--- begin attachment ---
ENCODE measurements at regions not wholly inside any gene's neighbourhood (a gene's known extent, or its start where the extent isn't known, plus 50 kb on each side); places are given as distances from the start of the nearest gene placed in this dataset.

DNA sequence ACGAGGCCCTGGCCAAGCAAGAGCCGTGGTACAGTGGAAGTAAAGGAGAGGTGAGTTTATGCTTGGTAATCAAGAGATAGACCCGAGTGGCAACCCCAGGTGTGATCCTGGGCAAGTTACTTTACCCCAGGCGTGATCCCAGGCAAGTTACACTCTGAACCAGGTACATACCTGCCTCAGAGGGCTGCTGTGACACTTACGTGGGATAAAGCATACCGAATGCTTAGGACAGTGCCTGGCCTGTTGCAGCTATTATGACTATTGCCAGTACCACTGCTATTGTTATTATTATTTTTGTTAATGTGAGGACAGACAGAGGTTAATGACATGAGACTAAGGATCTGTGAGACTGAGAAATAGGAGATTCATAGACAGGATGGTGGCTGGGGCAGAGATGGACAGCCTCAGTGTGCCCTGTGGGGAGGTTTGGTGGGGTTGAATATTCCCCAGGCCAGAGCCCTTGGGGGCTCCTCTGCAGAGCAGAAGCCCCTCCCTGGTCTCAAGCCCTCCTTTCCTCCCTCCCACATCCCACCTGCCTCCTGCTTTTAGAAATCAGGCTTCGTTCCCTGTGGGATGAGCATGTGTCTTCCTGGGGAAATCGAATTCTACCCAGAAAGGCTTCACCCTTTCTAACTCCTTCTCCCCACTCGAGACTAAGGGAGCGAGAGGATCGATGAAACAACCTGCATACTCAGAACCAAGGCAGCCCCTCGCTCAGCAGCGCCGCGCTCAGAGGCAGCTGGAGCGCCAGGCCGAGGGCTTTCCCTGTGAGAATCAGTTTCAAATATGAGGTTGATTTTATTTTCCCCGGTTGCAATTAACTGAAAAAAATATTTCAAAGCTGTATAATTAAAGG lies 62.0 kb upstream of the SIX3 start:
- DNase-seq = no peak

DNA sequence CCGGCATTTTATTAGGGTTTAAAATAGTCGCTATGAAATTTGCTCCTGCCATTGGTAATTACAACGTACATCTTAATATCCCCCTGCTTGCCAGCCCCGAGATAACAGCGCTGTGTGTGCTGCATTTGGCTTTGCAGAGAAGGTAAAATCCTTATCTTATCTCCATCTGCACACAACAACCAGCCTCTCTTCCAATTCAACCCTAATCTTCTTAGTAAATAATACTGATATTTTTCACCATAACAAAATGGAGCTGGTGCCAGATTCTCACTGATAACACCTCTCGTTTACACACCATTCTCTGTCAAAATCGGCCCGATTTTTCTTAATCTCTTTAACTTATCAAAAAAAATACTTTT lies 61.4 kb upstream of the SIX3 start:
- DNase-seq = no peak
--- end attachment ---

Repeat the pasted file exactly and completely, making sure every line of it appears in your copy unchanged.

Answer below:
ENCODE measurements at regions not wholly inside any gene's neighbourhood (a gene's known extent, or its start where the extent isn't known, plus 50 kb on each side); places are given as distances from the start of the nearest gene placed in this dataset.

DNA sequence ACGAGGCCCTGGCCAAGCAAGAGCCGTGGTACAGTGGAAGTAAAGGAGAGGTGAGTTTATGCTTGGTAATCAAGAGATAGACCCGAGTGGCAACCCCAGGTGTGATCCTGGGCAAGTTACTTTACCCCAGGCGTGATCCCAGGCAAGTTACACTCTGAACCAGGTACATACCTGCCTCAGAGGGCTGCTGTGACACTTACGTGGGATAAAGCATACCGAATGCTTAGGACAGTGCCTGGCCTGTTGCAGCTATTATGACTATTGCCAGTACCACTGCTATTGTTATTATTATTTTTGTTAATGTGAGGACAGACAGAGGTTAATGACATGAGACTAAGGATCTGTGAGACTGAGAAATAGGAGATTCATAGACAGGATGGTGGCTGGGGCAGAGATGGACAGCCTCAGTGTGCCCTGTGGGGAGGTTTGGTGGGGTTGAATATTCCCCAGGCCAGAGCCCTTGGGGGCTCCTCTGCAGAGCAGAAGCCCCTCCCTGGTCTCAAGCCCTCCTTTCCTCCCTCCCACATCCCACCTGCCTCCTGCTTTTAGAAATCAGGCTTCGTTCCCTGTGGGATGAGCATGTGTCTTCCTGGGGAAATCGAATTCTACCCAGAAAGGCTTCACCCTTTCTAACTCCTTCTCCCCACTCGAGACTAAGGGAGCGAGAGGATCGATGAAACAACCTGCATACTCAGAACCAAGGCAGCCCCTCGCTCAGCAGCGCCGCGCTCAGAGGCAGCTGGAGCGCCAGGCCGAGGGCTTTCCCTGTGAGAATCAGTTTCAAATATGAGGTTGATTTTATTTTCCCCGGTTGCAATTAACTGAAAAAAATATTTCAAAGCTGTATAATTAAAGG lies 62.0 kb upstream of the SIX3 start:
- DNase-seq = no peak

DNA sequence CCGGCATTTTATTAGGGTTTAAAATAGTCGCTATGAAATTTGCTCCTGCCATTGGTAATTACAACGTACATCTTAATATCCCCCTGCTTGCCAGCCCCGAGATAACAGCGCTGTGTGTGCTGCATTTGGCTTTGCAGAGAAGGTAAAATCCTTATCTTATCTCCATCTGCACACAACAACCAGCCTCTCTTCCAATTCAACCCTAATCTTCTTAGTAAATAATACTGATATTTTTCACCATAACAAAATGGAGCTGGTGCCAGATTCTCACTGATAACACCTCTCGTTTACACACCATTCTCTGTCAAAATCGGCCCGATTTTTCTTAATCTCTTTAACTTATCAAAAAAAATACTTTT lies 61.4 kb upstream of the SIX3 start:
- DNase-seq = no peak